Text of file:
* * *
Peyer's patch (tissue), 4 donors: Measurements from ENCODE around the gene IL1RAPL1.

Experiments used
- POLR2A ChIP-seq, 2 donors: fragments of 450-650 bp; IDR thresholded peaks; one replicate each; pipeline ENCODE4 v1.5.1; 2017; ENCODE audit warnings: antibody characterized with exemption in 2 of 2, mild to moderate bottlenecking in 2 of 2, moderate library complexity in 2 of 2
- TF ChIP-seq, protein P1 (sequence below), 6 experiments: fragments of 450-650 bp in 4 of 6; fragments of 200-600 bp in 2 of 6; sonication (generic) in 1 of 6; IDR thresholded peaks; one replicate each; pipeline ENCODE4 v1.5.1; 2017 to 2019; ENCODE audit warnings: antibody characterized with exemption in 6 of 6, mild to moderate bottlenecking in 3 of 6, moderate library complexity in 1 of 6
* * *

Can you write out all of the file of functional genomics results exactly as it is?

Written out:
Peyer's patch (tissue), 4 donors: Measurements from ENCODE around the gene IL1RAPL1.

Experiments used
- POLR2A ChIP-seq, 2 donors: fragments of 450-650 bp; IDR thresholded peaks; one replicate each; pipeline ENCODE4 v1.5.1; 2017; ENCODE audit warnings: antibody characterized with exemption in 2 of 2, mild to moderate bottlenecking in 2 of 2, moderate library complexity in 2 of 2
- TF ChIP-seq, protein P1 (sequence below), 6 experiments: fragments of 450-650 bp in 4 of 6; fragments of 200-600 bp in 2 of 6; sonication (generic) in 1 of 6; IDR thresholded peaks; one replicate each; pipeline ENCODE4 v1.5.1; 2017 to 2019; ENCODE audit warnings: antibody characterized with exemption in 6 of 6, mild to moderate bottlenecking in 3 of 6, moderate library complexity in 1 of 6